And this tells you everything you need to know about how anxious investors have felt this year.
“Smart beta” is more or less an investing strategy that calls for investing in indexes that are weighted differently than the traditional market cap method.
For example, an investor looking to replicate the returns of the S&P 500 — which many investors are — can buy an “index fund” which is simply an exchange-traded fund or mutual fund that seeks to replicate the S&P 500’s performance. These instruments will have a beta of 1, meaning this asset’s volatility will be the same as the market’s.
Assets with a beta above 1 are more volatile than the market, though the idea is that these assets will outperform. (Netflix, for example, is a high beta stock.) Low beta stocks will be less than volatile than the market but produce steadier — though potentially lagging — returns. (Think Coca-Cola.)
But since the S&P 500 is constructed by taking all the index’s components and then giving these components weights based on their market cap, or simply how large the company is, this investor will also own more than Apple than anything else. And the reason this will be the case is simply because Apple is the biggest company in the index.
Enter “smart beta.”
As Investopedia writes, smart beta is a “new, popular financial product that attempts to beat indexed funds, but many investors are still not familiar with it.”
Broadly, smart beta is a type of what you would call “factor-based investing” which weights indexes of stocks based on certain performance or financial measures other than simply the size of the company.
A smart beta strategy, for example, may involve buying a basket of 30 S&P 500 stocks weighted based on how much free cash flow these companies throw off each year. Smart beta strategies are also rule-based and designed to be transparent, meaning investors are supposed to know exactly what will happen with their basketed investment if certain other things happen.
In short, no major surprises.
Back in September 2014, hedge fund manager Cliff Asness wrote a paper titled, “Smart Beta: Not New, Not Beta, Still Awesome.” And as Asness wrote in his paper, co-authored with his colleague John Liew, smart beta is mostly, “re-packaged, re-branded quantitative management.”
Asness added, “That’s not to say we don’t like [smart beta] or think it’s not good for investors. We love quantitative management, having spent our careers pursuing these types of strategies. However, we work in a business where good ideas are constantly repackaged as something new. Smart Beta is the latest example.”
Smart beta, as Asness writes, is still an active strategy because by choosing a smart beta strategy an investor is making an effort to not merely match but
outperform the market. And so while the strategy itself may be transparent, choosing the strategy is an active decision and inherently
not giving investors beta (which, again, is a proxy for market-level volatility and returns).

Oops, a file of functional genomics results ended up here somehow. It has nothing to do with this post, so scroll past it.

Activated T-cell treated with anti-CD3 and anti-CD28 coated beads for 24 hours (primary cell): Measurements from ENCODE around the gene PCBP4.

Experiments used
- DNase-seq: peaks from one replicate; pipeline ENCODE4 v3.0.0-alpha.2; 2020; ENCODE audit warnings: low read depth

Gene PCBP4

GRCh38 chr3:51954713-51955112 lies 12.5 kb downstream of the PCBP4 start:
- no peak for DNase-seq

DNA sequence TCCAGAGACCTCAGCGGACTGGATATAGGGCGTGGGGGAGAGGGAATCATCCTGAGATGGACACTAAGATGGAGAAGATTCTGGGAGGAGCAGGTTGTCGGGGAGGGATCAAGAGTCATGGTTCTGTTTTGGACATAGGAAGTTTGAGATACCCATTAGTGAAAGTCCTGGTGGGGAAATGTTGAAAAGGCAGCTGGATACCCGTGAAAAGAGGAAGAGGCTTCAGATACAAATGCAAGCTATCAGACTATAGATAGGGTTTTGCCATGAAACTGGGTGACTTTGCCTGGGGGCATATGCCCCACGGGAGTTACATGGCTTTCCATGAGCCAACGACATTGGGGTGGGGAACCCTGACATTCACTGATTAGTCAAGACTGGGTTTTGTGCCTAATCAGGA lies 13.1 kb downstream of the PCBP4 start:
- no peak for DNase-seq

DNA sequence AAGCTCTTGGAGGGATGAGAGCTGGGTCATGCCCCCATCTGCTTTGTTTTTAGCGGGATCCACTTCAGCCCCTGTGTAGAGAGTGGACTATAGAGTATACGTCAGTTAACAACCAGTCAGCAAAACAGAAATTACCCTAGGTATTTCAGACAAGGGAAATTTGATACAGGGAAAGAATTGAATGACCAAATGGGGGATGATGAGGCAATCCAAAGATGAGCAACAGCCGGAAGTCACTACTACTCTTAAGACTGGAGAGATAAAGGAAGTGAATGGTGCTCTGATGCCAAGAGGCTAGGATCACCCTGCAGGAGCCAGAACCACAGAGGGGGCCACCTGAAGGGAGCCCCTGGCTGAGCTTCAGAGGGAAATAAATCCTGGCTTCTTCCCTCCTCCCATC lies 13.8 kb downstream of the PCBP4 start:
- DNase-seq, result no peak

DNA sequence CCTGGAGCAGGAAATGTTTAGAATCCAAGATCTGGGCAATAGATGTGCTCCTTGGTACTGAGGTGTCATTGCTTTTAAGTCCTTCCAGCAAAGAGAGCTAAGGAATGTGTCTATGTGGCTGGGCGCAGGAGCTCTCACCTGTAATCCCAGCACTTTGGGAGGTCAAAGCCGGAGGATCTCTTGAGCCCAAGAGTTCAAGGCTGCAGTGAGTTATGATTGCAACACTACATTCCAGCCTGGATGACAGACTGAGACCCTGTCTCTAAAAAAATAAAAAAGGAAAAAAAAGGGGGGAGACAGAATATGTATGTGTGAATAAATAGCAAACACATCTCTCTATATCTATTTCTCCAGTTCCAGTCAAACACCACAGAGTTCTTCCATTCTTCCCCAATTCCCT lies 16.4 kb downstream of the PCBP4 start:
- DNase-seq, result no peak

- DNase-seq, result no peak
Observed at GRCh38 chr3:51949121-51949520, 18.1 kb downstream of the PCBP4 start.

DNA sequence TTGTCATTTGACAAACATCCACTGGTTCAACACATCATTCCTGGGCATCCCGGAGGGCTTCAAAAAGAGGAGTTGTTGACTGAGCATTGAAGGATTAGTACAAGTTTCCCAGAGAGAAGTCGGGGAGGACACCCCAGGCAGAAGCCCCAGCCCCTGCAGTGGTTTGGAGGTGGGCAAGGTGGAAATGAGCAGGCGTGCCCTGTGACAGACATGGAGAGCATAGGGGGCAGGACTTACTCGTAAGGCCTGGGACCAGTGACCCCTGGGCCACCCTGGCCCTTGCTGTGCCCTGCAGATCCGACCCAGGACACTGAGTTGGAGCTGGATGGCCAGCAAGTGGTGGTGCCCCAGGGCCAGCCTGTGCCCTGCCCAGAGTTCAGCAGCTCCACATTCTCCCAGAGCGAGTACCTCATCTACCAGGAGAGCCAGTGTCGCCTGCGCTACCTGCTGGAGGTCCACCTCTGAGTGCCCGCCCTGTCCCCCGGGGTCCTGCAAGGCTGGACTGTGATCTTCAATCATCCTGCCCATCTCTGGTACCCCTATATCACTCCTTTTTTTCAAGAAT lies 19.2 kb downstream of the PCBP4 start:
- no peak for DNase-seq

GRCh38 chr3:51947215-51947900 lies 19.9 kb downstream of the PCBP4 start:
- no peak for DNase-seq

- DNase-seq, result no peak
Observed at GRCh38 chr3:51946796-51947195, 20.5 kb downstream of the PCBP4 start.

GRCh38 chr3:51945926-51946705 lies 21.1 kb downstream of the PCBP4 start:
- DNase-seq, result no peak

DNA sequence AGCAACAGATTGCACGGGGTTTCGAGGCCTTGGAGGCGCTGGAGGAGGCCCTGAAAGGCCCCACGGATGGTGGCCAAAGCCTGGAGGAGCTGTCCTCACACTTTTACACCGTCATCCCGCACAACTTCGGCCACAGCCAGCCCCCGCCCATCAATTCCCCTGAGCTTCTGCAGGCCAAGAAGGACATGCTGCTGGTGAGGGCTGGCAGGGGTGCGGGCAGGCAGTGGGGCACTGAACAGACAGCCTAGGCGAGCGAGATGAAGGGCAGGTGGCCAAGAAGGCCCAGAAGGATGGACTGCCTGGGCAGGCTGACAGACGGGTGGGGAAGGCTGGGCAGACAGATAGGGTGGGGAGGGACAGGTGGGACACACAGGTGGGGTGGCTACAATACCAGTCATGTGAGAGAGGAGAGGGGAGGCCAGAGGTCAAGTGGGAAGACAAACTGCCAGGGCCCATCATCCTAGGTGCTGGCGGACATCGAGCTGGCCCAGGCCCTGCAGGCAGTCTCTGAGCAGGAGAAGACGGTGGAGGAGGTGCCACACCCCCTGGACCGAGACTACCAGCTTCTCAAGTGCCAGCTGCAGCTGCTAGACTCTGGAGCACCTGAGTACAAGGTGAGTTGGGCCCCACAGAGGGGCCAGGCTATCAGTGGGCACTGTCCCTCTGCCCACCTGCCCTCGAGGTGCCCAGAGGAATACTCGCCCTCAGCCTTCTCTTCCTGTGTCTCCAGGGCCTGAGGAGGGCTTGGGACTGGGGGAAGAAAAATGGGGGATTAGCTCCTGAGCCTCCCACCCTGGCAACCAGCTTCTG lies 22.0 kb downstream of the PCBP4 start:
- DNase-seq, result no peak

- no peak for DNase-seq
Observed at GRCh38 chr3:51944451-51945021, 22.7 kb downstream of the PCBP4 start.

What investors buying smart beta strategies want, in other words, is alpha.
And whereas buying Vanguard’s S&P 500 index fund is “passive” because the index itself will not be managed in any way that isn’t an effort to replicate the actual S&P 500’s weighting and return, smart beta involves investors making a bet on how they can be rewarded with above-market returns. Additionally, investors are deciding what factors to overweight and making a judgment on which factors they think will offer the most attractive return.
On some level, of course, buying stocks via an S&P 500 fund is a broad bet that the economy will either improve or remain steady, thereby allowing corporate profitability to increase over time. But no investing comes without risk, and for someone who wants to “own stocks” the S&P 500 is your standard plain vanilla investment.
And so back to why an increasing focus on smart beta makes total sense in 2015.
All year, strategists and other commentators have noted that something in the markets seemed “broken.”
There have been seemingly never-ending concerns about bond-market liquidity. And in the wake of the August 24 “flash crash” seen in the stock market, concerns about whether exchange-traded funds will “work” — meaning: will these funds will give investors accurate proportional claims on the assets underlying the fund — in times of stress have also weighed on markets.
And of course, returns have been sort of crappy, which is going to make investors re-examine their strategies and assumptions.
Investors have short memories, and while the S&P 500 has more than tripled since the 2009 low seen after the financial crisis — in addition to the index gaining more than 10% in each of the last three years — the last 11 months of an essentially flat stock market has taken its toll.
As a result, investors want something different.
Maybe something smarter.
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